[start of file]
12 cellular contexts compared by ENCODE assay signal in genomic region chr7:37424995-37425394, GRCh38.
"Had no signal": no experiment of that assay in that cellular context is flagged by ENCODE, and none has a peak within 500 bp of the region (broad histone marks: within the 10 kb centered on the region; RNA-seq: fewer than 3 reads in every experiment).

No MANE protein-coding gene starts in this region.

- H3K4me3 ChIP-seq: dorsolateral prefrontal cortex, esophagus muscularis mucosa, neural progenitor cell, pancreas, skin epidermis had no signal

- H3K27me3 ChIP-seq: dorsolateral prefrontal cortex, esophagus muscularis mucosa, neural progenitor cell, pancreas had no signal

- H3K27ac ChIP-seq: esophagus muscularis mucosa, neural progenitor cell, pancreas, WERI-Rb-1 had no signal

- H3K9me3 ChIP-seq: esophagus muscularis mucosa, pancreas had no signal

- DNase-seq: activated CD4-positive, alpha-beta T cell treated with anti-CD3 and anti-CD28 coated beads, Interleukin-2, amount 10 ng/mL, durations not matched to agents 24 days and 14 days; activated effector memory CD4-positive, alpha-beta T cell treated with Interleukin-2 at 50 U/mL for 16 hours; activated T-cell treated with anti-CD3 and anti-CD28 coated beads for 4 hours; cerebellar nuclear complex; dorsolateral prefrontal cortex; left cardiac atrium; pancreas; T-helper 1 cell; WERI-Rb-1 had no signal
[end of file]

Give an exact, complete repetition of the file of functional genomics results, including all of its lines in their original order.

12 cellular contexts compared by ENCODE assay signal in genomic region chr7:37424995-37425394, GRCh38.
"Had no signal": no experiment of that assay in that cellular context is flagged by ENCODE, and none has a peak within 500 bp of the region (broad histone marks: within the 10 kb centered on the region; RNA-seq: fewer than 3 reads in every experiment).

No MANE protein-coding gene starts in this region.

- H3K4me3 ChIP-seq: dorsolateral prefrontal cortex, esophagus muscularis mucosa, neural progenitor cell, pancreas, skin epidermis had no signal

- H3K27me3 ChIP-seq: dorsolateral prefrontal cortex, esophagus muscularis mucosa, neural progenitor cell, pancreas had no signal

- H3K27ac ChIP-seq: esophagus muscularis mucosa, neural progenitor cell, pancreas, WERI-Rb-1 had no signal

- H3K9me3 ChIP-seq: esophagus muscularis mucosa, pancreas had no signal

- DNase-seq: activated CD4-positive, alpha-beta T cell treated with anti-CD3 and anti-CD28 coated beads, Interleukin-2, amount 10 ng/mL, durations not matched to agents 24 days and 14 days; activated effector memory CD4-positive, alpha-beta T cell treated with Interleukin-2 at 50 U/mL for 16 hours; activated T-cell treated with anti-CD3 and anti-CD28 coated beads for 4 hours; cerebellar nuclear complex; dorsolateral prefrontal cortex; left cardiac atrium; pancreas; T-helper 1 cell; WERI-Rb-1 had no signal